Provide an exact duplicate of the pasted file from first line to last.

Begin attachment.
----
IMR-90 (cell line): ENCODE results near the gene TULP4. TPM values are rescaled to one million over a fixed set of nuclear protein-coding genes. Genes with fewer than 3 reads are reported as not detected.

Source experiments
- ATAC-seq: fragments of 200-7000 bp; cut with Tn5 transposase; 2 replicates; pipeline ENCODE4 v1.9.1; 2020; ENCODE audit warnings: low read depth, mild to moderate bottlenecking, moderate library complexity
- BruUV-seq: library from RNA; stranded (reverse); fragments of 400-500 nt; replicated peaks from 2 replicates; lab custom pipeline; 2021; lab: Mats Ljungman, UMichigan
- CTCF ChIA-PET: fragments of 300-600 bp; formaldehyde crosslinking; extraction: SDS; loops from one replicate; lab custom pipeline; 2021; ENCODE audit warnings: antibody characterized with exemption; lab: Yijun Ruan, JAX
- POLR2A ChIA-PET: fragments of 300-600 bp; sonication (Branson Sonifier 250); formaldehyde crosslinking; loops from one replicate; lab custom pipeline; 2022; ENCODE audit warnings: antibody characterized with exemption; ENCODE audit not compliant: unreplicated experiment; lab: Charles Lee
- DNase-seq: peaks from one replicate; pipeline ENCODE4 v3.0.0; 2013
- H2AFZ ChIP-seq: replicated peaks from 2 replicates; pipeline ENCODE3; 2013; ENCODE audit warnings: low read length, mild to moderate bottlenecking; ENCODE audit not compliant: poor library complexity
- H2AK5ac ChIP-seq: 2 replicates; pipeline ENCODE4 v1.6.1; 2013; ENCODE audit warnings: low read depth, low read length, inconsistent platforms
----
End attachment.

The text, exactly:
IMR-90 (cell line): ENCODE results near the gene TULP4. TPM values are rescaled to one million over a fixed set of nuclear protein-coding genes. Genes with fewer than 3 reads are reported as not detected.

Source experiments
- ATAC-seq: fragments of 200-7000 bp; cut with Tn5 transposase; 2 replicates; pipeline ENCODE4 v1.9.1; 2020; ENCODE audit warnings: low read depth, mild to moderate bottlenecking, moderate library complexity
- BruUV-seq: library from RNA; stranded (reverse); fragments of 400-500 nt; replicated peaks from 2 replicates; lab custom pipeline; 2021; lab: Mats Ljungman, UMichigan
- CTCF ChIA-PET: fragments of 300-600 bp; formaldehyde crosslinking; extraction: SDS; loops from one replicate; lab custom pipeline; 2021; ENCODE audit warnings: antibody characterized with exemption; lab: Yijun Ruan, JAX
- POLR2A ChIA-PET: fragments of 300-600 bp; sonication (Branson Sonifier 250); formaldehyde crosslinking; loops from one replicate; lab custom pipeline; 2022; ENCODE audit warnings: antibody characterized with exemption; ENCODE audit not compliant: unreplicated experiment; lab: Charles Lee
- DNase-seq: peaks from one replicate; pipeline ENCODE4 v3.0.0; 2013
- H2AFZ ChIP-seq: replicated peaks from 2 replicates; pipeline ENCODE3; 2013; ENCODE audit warnings: low read length, mild to moderate bottlenecking; ENCODE audit not compliant: poor library complexity
- H2AK5ac ChIP-seq: 2 replicates; pipeline ENCODE4 v1.6.1; 2013; ENCODE audit warnings: low read depth, low read length, inconsistent platforms